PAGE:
Uncle Jim answered all of my questions, patiently and thoroughly. Meanwhile, the Sox split the doubleheader with the Senators. Over the course of the five or six hours we sat in front of the TV watching, I became hooked. I have lived and died with the fortunes of the Red Sox since then, and even had a secondary rooting interest in the Senators, until they deserted Washington for Texas in the 1970's.

The Red Sox radio and TV theme song lives on in my head to this day...

You're just in time for the ballgame
You're just in time for excitement and fun
WHDH has reserved your place
So glad you could make it; So glad you could come
Here's Curt Gowdy standing by
The voice of the Red Sox; A real nice guy...


I also learned a number of commercial jingles which will never leave my memory. For instance...

Schaeffer is the one beer to have when you're having more than one!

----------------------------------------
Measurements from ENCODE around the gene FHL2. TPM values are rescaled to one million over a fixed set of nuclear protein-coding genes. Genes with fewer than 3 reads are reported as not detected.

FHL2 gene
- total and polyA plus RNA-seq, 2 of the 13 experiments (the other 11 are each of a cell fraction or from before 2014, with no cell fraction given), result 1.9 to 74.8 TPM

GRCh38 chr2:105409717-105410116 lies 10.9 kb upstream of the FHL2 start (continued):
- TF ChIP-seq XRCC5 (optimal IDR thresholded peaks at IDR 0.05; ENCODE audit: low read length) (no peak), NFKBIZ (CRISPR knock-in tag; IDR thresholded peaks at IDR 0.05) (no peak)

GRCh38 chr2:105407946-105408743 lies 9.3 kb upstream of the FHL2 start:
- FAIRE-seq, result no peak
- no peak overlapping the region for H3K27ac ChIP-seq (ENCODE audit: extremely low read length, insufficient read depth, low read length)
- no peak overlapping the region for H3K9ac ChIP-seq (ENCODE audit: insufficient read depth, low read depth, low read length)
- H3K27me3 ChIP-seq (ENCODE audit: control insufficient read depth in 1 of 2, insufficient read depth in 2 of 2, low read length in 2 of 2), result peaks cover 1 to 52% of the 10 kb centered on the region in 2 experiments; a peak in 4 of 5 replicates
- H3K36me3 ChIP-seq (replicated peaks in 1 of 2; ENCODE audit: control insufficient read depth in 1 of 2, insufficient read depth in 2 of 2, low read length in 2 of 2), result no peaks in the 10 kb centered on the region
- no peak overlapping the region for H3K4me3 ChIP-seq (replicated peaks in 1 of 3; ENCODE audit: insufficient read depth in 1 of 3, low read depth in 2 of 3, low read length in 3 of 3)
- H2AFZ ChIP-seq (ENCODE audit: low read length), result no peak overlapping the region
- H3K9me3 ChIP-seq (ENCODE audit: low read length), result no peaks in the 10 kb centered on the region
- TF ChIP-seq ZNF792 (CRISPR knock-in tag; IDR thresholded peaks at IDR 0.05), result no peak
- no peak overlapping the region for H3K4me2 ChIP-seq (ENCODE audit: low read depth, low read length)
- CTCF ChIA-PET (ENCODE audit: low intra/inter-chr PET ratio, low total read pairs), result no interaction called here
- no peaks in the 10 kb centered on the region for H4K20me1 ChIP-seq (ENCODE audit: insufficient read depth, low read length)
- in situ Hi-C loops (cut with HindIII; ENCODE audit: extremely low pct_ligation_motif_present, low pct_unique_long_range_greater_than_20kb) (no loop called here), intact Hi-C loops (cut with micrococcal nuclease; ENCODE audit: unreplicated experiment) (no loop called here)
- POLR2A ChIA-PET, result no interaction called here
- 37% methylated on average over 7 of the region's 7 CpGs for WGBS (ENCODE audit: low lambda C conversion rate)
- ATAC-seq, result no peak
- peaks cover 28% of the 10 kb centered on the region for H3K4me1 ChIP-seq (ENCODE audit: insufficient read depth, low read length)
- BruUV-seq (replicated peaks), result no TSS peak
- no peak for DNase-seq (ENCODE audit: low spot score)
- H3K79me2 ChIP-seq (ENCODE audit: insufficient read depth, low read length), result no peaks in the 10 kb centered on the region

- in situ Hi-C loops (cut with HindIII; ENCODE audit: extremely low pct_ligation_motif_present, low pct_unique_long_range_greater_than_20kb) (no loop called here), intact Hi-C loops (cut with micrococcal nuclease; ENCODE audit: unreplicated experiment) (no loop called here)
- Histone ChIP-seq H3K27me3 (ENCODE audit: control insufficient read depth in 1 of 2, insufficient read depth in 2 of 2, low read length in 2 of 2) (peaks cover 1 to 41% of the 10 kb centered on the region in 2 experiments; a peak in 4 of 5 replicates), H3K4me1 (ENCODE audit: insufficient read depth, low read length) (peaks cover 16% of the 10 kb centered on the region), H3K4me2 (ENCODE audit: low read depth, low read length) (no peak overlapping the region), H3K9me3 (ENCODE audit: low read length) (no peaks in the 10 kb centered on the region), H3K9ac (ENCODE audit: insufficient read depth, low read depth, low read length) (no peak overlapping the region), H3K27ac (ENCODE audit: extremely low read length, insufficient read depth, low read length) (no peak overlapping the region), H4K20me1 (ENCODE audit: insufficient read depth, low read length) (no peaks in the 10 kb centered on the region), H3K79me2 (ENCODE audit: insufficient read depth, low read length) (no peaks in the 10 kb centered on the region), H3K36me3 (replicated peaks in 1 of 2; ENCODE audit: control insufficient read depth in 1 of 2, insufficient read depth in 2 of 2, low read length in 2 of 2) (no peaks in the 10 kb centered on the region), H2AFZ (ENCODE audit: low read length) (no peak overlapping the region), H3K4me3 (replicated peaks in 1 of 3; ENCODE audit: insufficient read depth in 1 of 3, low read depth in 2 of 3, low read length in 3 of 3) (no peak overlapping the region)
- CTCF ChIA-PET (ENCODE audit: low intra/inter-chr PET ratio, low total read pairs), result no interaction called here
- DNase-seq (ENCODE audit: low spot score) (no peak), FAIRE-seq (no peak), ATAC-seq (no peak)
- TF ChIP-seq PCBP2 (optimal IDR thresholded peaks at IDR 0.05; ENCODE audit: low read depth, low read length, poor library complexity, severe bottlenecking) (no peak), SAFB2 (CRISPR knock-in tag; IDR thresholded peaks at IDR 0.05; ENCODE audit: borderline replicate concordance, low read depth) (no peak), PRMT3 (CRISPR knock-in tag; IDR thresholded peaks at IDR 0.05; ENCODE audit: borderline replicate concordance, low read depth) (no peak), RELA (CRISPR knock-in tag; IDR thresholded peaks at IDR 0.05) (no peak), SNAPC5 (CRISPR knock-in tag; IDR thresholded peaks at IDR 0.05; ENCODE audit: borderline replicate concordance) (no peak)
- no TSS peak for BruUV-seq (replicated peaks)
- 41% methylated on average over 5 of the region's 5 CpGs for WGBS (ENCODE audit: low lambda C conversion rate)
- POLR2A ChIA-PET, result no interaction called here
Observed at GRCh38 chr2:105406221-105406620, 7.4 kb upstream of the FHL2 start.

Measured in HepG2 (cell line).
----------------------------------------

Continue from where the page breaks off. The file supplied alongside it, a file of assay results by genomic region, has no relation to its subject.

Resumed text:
and

Atlantic keeps your car on the go, go, go
So keep on the go with Atlantic!


I could probably dredge up a couple more jingles of defunct products, but MY WIFE will read this and then say to me, as she often does when I reel off something utterly obscure and useless, "So, Jim, what are your cousin's names?", and I'll mumble obscenities and leave the room, disgraced.

My Uncle Jim died in 1969, at the age of 72. When he was 21, the Red Sox had won the World Series. He never saw them win another one. Thanks to him and his patience on that day in 1964, I had the incomparable thrill of enjoying the Sox big win in 2004. I've also played ball myself for over forty years now, which I probably wouldn't have done if I hadn't become such a big fan of the game then. All in all, some of the most spectacularly enjoyable wasted hours of my life I owe to him and his patience on that long-ago Sunday.

Thanks, Uncle Jim.

Soon, with more better stuff.


26 comments:

Shrinky said...